Amid the debate and controversy about the planned GCSE replacement, it is important not to lose sight of what is still going on right now in schools around the country in the wake of this summer’s GCSE re-grading row.
One fact that emerged last week has been perplexing me. Three pieces of evidence; the Ofqual letters to Edexcel leaked to the TES
, the testimony of the Ofqual CEO to the Education Select Committee
and the findings of the Welsh government’s review
into re-grading all focused on the role played by KS2 SATs results in the regulation of GCSE results. Education journalist Warwick Mansell as also written an extensive blog on this here
This statement on the Ofqual website
summarises the situation. A prediction about GCSEs is made based on the KS2 results of the cohort in question. If that cohort exceeds expectations then the English exam regulator forces down the GCSE grades to bring them into line with predictions.
This is one of the reasons why the Welsh government decided to order the Welsh exam board to re-grade English GCSE papers for Welsh students. Those students were not part of the KS2 cohort on which English pupils’ 2012 results were based since Welsh primary school pupils don’t sit the test at all. The Welsh review took the view that basing GCSE results on English pupils’ performance gave an inaccurate picture of the potential of their Welsh peers.
But if GCSE results are based on KS2 predictions, how can schools do what is expected of them in terms of the performance tables, RAISEonline
? All these key measures of accountability rest on how well schools enable their pupils to make progress from KS2.
To make more than average progress and exceed expectations, which is what schools are being asked to do consistently in order to be judged good or better, pupils must exceed expected progress from their starting points. This is particularly graphically shown in the RAISEonline data that schools receive each year to analyse their GCSE results and compare progress with other schools.
But if pupils across the country are only allowed to make the predicted progress, schools are being asked to do the impossible. Some may be able to make exceptional progress (presumably those that put their pupils in for early entry English this year will benefit) but this must be at the expense of other schools, and pupils.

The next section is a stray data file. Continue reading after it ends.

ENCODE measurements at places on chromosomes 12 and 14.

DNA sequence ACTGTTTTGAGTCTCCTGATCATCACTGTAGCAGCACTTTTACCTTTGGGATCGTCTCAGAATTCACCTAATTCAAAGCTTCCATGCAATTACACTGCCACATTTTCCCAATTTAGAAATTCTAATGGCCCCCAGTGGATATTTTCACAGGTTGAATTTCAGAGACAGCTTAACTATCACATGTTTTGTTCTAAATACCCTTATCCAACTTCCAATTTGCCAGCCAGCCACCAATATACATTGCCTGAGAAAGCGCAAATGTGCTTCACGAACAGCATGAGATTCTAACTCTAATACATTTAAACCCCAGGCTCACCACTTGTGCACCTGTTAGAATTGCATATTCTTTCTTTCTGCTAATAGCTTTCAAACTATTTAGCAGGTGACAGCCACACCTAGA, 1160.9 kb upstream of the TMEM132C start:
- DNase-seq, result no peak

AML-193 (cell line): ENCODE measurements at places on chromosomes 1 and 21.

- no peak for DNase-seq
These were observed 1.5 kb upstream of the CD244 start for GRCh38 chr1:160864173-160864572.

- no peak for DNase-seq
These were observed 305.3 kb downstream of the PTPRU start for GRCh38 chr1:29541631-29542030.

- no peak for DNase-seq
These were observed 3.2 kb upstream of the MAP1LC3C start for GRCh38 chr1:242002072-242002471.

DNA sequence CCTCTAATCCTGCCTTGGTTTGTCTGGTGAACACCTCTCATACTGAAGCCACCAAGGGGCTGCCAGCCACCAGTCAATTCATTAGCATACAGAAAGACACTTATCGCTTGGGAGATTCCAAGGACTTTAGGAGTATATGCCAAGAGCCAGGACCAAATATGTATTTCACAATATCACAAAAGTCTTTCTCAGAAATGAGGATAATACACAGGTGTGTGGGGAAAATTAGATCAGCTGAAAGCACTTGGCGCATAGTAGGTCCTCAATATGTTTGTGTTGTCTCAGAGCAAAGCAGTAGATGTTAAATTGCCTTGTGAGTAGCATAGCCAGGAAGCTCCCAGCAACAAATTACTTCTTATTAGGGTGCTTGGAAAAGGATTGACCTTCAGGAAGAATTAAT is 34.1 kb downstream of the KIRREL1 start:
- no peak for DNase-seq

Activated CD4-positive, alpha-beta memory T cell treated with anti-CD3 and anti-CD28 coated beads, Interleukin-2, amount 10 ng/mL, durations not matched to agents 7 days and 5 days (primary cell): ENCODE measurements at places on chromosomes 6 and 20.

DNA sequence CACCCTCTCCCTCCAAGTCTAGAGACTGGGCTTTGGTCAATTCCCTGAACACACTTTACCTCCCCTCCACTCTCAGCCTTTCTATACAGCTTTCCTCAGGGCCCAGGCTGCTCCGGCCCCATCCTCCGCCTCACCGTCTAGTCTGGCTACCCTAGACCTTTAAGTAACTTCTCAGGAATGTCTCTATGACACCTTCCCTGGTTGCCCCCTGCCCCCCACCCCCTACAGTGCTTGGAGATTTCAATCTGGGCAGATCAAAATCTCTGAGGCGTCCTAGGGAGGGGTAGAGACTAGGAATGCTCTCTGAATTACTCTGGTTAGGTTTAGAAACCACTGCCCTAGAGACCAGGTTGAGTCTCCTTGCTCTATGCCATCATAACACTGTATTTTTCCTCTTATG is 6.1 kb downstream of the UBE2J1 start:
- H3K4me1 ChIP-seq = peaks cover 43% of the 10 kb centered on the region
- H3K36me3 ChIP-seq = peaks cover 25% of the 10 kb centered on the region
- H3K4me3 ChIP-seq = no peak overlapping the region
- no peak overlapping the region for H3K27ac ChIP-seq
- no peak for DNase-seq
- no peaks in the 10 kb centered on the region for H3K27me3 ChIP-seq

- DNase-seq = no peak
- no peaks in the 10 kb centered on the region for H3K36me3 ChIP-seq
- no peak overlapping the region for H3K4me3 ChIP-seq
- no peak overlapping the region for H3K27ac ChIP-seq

The fact that this is at odds with what government and Ofsted are asking of schools is hinted at in these two letters on the Ofqual website
dated August 15. The first is from Ofqual CEO Glenys Stacey to Ofsted Chief Inspector Sir Michael Wilshaw
, the second from Ms Stacey to Education Secretary Michael Gove.
In the letters Ms Stacey sets out how Ofqual will enforce its ‘comparable outcomes’ approach to grades, taking account of the prior attainment of students, to try and contain what she calls ‘grade inflation’
Here is the relevant paragraph from the letter to Sir Michael:
“One consequence of this approach is that it is less likely that schools as a whole will be able to evidence improvement with better exam results, year after year. Unlike in past years, we do not expect to see year-on-year increases in attainment.
We are confident that we can justify this approach given our objective to secure standards. But we recognise that it will create concerns in schools and it will have implications for you, given that exam results are part of the evidence base that you use in inspecting and reporting on schools”
She concludes by requesting a meeting with Sir Michael to discuss this.
Her letter to Michael Gove says:
“In past years, we saw year-on-year increases in national exam results. Our approach means that whilst some schools will see improvement in their exam results, due to comparable outcomes the overall results will not show significant increases. So it will be difficult to secure system-level improvements in exam results which you have said you want to see. And we know that many in the education sector are concerned about this.
…. And for future years, we will explore whether there is scope to develop the approach so that genuine increases in performance can be more easily demonstrated, where there is evidence for that. But we do not underestimate the difficulty of doing that.”
She is certainly right that schools will be concerned about this, and about the fact that she readily admits Ofqual doesn’t know how to judge genuine progress. Several head teachers are already expressing concern. Ian Bauckman
, a head from Kent tweeted: “Gove speaks of 'transformative power of education', but Ofqual says GCSE results can't be allowed to exceed KS2 predictions = contradiction.”
, a head from York tweeted: It's against everything every headteacher I know believes in... It means intelligence is fixed & secondary schools can never be better than their intake. Deeply dispiriting if you let it be.
Amid all the heat that today’s GCSE statement will generate, I hope someone will be able to explain how to resolve this contradiction and explain to schools what they are expected to do now to demonstrate they are succeeding according to the accountability system in which they operate.